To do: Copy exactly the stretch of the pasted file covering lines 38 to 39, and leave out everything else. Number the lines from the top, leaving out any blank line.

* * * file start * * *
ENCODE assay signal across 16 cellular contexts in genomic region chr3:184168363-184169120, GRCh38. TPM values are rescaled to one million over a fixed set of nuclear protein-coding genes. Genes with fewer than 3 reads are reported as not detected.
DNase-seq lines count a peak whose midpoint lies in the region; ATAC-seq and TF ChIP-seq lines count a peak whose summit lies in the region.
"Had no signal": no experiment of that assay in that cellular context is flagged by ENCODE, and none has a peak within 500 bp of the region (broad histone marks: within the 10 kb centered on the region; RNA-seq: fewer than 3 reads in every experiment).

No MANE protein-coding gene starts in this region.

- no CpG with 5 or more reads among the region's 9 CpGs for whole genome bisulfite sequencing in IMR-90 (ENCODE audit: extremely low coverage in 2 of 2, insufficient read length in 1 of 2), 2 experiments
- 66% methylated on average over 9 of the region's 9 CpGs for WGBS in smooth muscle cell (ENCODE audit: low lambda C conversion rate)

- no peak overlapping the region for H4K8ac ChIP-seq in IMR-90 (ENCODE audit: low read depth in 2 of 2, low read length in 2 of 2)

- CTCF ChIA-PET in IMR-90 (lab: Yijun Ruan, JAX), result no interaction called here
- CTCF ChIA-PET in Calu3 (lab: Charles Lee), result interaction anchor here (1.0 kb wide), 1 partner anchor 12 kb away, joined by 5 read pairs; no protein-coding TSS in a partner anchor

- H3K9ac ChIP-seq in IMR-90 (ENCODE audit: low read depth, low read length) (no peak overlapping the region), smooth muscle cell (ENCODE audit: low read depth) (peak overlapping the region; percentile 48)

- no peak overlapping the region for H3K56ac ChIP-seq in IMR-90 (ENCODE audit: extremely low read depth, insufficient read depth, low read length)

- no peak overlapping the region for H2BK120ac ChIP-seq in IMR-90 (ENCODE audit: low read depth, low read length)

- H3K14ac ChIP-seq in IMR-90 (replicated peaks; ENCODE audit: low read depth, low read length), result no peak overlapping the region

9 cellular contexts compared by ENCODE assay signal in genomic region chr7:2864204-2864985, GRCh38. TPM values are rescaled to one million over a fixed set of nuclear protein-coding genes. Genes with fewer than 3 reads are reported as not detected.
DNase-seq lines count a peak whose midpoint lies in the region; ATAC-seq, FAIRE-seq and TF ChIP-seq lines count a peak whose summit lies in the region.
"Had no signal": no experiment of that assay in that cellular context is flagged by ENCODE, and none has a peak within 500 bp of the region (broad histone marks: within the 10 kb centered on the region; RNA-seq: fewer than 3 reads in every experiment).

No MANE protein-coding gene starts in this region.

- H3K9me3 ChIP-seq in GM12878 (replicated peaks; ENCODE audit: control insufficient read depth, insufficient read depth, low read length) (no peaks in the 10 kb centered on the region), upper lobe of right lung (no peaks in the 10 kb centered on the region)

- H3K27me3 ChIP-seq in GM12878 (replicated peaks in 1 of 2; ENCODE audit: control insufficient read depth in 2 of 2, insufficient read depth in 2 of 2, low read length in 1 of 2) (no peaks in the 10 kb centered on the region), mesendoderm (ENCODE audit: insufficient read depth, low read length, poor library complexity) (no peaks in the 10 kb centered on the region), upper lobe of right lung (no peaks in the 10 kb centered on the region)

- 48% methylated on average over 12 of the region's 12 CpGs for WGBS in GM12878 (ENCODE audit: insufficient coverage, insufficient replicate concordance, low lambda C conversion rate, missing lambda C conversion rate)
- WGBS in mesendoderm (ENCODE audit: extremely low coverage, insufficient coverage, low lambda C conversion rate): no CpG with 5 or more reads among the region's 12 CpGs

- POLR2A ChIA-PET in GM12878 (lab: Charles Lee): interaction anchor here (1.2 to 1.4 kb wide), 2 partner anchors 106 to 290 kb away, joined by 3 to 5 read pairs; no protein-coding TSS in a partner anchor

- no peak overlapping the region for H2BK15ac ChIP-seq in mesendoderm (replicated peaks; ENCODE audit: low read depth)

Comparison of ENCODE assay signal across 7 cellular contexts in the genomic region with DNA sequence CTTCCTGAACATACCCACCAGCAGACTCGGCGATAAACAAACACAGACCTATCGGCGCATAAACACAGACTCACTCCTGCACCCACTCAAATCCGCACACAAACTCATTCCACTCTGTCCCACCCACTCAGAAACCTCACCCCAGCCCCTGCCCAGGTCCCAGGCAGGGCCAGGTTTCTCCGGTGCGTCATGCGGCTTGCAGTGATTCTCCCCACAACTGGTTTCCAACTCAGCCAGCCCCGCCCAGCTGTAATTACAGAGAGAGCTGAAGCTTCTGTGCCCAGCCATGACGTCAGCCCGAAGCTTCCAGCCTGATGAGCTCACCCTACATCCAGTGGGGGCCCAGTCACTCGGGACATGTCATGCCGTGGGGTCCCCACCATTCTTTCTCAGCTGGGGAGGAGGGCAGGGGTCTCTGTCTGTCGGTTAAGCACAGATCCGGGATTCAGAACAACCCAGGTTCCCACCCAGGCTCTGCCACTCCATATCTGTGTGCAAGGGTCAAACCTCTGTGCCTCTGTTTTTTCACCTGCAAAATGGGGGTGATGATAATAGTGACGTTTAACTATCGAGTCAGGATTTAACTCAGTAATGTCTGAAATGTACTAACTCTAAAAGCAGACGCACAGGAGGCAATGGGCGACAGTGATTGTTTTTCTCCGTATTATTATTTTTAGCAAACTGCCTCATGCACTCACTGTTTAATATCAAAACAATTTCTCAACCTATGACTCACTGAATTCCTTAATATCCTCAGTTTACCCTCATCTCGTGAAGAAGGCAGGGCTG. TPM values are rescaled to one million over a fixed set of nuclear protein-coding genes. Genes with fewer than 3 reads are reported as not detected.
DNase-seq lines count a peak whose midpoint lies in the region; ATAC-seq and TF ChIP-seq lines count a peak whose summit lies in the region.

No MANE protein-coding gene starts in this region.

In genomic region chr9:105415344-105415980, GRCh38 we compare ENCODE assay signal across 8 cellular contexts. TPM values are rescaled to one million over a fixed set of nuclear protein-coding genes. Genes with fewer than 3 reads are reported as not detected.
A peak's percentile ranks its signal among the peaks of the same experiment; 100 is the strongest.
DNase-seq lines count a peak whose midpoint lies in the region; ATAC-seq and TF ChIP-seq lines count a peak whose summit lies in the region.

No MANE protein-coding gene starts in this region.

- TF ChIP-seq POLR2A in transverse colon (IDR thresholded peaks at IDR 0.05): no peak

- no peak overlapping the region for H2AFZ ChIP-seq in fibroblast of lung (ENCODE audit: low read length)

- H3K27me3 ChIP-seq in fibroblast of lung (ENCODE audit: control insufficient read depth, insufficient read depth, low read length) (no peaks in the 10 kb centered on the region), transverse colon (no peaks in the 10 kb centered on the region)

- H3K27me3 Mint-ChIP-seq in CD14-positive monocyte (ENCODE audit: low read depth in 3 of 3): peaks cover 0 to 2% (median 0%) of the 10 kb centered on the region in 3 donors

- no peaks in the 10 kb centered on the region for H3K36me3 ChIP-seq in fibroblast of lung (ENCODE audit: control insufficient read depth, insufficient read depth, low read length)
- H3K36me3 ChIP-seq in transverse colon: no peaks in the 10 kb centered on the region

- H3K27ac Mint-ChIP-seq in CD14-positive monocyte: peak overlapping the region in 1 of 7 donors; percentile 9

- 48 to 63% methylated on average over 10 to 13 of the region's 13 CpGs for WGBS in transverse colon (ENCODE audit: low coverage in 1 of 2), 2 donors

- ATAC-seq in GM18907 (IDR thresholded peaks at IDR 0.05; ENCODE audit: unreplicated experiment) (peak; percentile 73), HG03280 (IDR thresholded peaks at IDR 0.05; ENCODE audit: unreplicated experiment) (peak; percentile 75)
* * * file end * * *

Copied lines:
- 48 to 63% methylated on average over 10 to 13 of the region's 13 CpGs for WGBS in transverse colon (ENCODE audit: low coverage in 1 of 2), 2 donors

- ATAC-seq in GM18907 (IDR thresholded peaks at IDR 0.05; ENCODE audit: unreplicated experiment) (peak; percentile 73), HG03280 (IDR thresholded peaks at IDR 0.05; ENCODE audit: unreplicated experiment) (peak; percentile 75)